School Funding — [Sir David Crausby in the Chair]

Part of the debate – in Westminster Hall at 5:39 pm on 4th March 2019.

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Photo of Henry Smith Henry Smith Conservative, Crawley 5:39 pm, 4th March 2019

It is a pleasure to serve under your chairmanship, Sir David. I congratulate Liz Twist on opening the debate. I also thank my fellow West Sussex MP, my hon. Friend Tim Loughton, for his speech; I endorse his comments about the pressure on school budgets in our county.

Last week, I was privileged to take part in a Westminster Hall debate on global education. It is absolutely right that this country does all it can to ensure that education is improved in developing countries, because that is important for the future prosperity and security of us all. We should never forget that children and young people in this country have a very privileged education in comparison, but there have been extraordinary pressures on our school system.

Historically, West Sussex has been very underfunded. I see many Labour Members present; I am pleased that the debate is well subscribed, but when I was leader of West Sussex County Council—a local education authority —between 2003 and 2010, I saw schools in my county being significantly underfunded. During the Administrations of Tony Blair and Gordon Brown, per-pupil funding in metropolitan areas such as London was almost double what it was for my local schools, and I certainly did not hear complaints from Labour Members.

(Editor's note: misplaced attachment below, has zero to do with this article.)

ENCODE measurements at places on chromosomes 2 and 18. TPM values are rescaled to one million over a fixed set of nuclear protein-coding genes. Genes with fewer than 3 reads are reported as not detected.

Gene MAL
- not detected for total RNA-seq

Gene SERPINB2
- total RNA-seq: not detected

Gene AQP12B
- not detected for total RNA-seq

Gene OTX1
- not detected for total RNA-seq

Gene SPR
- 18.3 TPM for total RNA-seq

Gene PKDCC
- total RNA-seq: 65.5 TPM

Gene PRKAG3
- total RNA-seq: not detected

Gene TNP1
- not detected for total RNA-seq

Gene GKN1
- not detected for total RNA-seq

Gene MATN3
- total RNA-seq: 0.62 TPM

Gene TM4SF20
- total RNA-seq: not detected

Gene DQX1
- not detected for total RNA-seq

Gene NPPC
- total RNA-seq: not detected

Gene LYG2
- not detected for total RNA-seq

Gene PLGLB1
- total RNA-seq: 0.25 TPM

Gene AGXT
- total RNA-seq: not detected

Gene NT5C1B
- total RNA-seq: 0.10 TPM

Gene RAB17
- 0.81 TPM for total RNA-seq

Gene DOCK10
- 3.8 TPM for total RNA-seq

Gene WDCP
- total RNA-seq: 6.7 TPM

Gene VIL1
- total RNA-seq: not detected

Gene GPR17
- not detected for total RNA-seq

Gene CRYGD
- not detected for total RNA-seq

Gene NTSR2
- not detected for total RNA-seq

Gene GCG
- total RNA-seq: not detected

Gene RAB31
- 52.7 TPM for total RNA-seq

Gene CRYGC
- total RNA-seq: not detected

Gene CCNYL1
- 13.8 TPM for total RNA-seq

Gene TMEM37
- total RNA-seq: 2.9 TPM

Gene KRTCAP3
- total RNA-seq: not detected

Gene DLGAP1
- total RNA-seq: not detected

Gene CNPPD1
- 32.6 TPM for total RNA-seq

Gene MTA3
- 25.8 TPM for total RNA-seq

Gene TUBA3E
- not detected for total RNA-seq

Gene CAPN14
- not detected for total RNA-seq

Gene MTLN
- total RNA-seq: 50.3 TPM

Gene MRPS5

I welcome the important £28 million funding increase for West Sussex schools under the new national funding formula. I also welcome the increase to 200 places at Manor Green School, a special school in my constituency, but we need to go further still. The historical underfunding of West Sussex schools under the Blair and Brown years has left a lot to make up for. The additional funding under the national funding formula is very welcome, but the pressures that have been described today need to be better addressed by the Department for Education.